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Workers converse in this file photo from Feb. 3, 2019. Elana Feldman, an assistant professor at the University of Massachusetts, tracked interruptions of 35 people in a work day and found some surprising results.

metamorworks/iStockPhoto / Getty Images

In our quest to be productive, interruptions – from e-mails to colleagues wanting to chat -- seem a menace. But it may be time to rethink interruptions and, indeed, productivity itself.

Elana Feldman, an assistant professor of business at the University of Massachusetts, asked 35 people in multiple industries and with varied job titles to keep track of their interruptions over the course of a workday. Collectively they reported a total of 256 interruptions. But nearly a third of those interruptions – 30 per cent – were positive, associated with feelings such as excitement and happiness.

Positive interruptions were those considered time worthy: high-priority, relevant to other ongoing projects and clearly within the scope of the employee’s job. Timing was also important. “Well-timed interruptions are those that arise when employees are not deeply absorbed in another task or need a break from their current task,” she writes on The Conversation.

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As might be expected, shorter interruptions are better – generally sparking positive rather than negative emotions. The study also suggests we view interruptions more positively if we like the person who has interrupted us.

If that study asks you to alter your thoughts on interruptions and productivity a bit, blogger Scott Young takes it further by asking you to consider what productivity is – and isn’t. First, he says it’s not work ethic or hustle. “The decision to work a lot is a question of values -- how important is work in your life? Productivity, in contrast, is about how do you accomplish the most, given how much time and energy you want to devote to work,” he writes on his website. He cites Elon Musk, who is productive but also a workaholic, putting in 100-hour weeks.

He suggests productivity is not time management, which often focuses on trying to maximize every sliver of time in the day to eke out more work. That sounds good but fails in two regards. First, the reality is you have more time available than effort. Second, he stresses productivity means maximizing your capacity for important work, not injecting more and more busyness.

Productivity is not just doing things that look like work, since things that don’t look like work can actually be quite productive. “Conversations with colleagues, long walks to think, taking naps when you’re tired, vacations and hobbies can all be enormously productive, in the broader context,” he writes. In this regard, he warns against “signalling,” putting in long hours and looking obsessive about work to impress others or quell your own anxiety.

For him, productivity is a measure of your output divided by your input – output being measured by the importance of the accomplishment to your goals. “A person who outputs lots of unimportant stuff is still unproductive,” he says.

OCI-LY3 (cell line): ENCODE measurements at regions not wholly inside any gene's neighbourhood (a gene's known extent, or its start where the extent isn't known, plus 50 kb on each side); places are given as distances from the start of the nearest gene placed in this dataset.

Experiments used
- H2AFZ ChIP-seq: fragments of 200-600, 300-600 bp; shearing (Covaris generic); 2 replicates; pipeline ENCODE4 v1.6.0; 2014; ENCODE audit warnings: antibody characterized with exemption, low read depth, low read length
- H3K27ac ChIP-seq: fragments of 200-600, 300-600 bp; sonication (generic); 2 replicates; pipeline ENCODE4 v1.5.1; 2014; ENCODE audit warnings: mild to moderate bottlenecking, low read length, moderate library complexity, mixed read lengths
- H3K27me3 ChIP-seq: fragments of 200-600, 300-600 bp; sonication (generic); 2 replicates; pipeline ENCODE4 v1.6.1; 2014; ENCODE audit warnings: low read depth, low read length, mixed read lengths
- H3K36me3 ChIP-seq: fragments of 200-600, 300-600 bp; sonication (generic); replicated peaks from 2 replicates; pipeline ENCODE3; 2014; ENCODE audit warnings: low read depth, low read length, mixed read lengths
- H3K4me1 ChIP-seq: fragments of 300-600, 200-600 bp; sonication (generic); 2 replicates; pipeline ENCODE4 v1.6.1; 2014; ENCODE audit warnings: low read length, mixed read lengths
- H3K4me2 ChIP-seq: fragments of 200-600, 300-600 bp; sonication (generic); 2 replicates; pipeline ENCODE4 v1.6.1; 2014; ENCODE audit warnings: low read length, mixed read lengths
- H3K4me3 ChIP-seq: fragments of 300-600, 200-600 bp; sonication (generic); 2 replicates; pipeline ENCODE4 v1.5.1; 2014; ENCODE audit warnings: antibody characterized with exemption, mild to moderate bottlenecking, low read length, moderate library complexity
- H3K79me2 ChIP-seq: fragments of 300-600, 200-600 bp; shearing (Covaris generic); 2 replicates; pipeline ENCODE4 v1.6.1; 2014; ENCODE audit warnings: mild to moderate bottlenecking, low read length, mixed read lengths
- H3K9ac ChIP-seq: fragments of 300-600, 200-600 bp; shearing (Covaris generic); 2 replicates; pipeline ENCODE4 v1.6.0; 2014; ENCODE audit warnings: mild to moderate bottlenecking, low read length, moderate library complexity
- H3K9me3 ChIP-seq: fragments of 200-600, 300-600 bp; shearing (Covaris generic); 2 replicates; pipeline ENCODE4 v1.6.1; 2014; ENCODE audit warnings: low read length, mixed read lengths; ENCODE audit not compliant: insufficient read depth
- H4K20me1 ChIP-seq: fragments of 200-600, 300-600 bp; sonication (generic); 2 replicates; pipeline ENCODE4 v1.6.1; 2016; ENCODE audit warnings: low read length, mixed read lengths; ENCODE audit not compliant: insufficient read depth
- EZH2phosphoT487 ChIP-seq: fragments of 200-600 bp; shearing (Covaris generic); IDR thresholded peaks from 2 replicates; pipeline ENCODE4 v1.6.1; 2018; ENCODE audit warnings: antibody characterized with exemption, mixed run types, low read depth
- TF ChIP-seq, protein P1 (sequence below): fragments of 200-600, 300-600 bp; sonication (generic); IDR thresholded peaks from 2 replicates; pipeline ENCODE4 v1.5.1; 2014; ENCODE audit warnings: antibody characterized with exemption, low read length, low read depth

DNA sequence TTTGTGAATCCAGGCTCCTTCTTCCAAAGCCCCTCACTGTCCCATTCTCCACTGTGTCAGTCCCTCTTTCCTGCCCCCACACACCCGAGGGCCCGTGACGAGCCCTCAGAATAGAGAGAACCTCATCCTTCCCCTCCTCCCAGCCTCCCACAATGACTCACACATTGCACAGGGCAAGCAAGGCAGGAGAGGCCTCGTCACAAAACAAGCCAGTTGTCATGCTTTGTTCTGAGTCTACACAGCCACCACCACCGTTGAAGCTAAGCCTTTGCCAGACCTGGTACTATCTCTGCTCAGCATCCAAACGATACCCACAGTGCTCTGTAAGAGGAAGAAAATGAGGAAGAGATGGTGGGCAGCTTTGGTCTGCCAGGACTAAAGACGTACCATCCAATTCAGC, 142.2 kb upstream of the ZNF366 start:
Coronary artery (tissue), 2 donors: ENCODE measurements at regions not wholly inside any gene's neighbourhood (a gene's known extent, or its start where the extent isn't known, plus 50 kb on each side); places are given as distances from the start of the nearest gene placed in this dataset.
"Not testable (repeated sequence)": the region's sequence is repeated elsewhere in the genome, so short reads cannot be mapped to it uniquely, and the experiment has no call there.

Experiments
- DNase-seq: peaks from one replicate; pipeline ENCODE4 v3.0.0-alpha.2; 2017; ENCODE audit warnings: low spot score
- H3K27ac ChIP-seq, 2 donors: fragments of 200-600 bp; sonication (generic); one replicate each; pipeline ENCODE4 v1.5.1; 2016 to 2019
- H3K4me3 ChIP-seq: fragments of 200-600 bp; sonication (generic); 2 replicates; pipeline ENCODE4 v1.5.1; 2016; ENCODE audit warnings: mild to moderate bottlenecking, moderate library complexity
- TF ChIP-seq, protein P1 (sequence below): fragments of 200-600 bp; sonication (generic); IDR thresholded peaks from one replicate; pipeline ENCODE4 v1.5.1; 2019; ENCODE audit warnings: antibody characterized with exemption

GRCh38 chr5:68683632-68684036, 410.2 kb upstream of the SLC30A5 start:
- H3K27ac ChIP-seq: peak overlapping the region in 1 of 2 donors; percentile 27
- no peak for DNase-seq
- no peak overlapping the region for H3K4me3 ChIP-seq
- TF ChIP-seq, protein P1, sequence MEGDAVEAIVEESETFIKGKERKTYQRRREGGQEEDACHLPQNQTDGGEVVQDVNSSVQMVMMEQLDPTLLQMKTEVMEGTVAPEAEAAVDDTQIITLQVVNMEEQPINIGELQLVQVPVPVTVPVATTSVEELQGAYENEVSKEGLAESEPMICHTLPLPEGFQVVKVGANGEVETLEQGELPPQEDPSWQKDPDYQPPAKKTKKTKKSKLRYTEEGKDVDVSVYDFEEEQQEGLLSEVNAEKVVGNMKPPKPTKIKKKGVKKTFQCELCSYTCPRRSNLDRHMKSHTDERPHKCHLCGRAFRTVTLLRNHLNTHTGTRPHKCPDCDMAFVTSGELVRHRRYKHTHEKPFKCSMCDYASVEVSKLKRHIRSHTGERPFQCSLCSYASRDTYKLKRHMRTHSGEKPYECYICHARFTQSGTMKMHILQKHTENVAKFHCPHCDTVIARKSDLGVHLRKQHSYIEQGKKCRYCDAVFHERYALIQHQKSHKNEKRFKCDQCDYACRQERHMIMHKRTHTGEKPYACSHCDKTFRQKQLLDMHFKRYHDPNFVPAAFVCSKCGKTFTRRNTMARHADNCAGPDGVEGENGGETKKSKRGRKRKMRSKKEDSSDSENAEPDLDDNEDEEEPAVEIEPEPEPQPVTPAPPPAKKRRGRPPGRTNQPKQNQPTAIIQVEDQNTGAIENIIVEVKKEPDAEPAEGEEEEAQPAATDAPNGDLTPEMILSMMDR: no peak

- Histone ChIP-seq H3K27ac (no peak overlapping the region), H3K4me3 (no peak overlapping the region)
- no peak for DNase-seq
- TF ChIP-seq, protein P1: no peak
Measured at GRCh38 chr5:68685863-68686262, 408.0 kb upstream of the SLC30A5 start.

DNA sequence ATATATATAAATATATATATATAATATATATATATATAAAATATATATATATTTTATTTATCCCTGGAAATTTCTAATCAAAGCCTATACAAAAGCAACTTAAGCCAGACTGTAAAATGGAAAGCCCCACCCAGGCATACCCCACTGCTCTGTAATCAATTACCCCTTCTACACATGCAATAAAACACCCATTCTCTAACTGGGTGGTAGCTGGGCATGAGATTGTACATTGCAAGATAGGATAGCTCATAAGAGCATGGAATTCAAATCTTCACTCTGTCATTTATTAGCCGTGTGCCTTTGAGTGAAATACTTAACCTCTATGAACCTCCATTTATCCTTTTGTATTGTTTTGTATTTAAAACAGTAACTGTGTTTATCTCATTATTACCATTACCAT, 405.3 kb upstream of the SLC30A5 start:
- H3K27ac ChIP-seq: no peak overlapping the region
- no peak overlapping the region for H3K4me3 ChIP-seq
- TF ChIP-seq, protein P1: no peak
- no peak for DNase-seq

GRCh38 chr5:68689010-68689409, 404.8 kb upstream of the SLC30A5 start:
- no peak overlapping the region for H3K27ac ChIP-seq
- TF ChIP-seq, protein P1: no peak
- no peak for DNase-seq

As for working long hours, we generally assume – as Mr. Young does in referring to Mr. Musk – it’s a sign of being a workaholic. But Lieke ten Brummelhuis, an associate professor of management at Simon Fraser University and Nancy Rothbard, a professor of management at the Wharton School, distinguish between the behaviour of working long hours and the mentality of feeling a compulsion to work, or workaholism. A study of 3,500 employees at the Dutch subsidiary of an international financial consulting firm found work hours were not related to any health issues, while workaholism was. “Unlike people who merely work long hours, workaholics struggle to psychologically detach from work. And we know that ongoing rumination often goes together with stress, anxiety, depression, and sleep problems, and it impedes recovery from work,” they write in Harvard Business Review. However, it does appear some of the impact is mitigated if you love your work, feeling it’s worth the effort.

Quick hits

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  • Consultant Roy H. Williams says it may sound cold or harsh but a person who talks about “the way things ought to be” in the workplace needs to take action or shut up and get on with their lives. If you share your indignation with people who don’t have the power to change things and you have no intention of talking to the people who do have the power, you’re just complaining, moaning, and whining.
  • Want to be fully present – in the moment? It happens naturally at the movies, because you are engaging at least three of the five senses, says Mukesh Gupta, director of customer advocacy at SAP India Private Ltd. Engage as many sense as possible in other situations when you want to be fully present.
  • To appear powerful in your next interview, career coach Natasha Nurse recommends this phrase: “When I was ____, I solved a problem that involved…” Also helpful: “I took the initiative to develop…” and “I enjoyed collaborating with my team members to…”
  • A survey of 300 hiring managers by TopResume found the top six ways to fail in a job interview are lying about experience, education, skills or achievements; appearing disinterested in the opportunity; being unprepared; arriving late (without a valid excuse); showing poor hygiene and/or grooming; and dressing inappropriately.
  • Most of the time Microsoft Word’s automatic creation of bulleted lists is handy. When it’s not, press Ctrl+Z and it will be cancelled.

Stay ahead in your career. We have a weekly Careers newsletter to give you guidance and tips on career management, leadership, business education and more. Sign up today.

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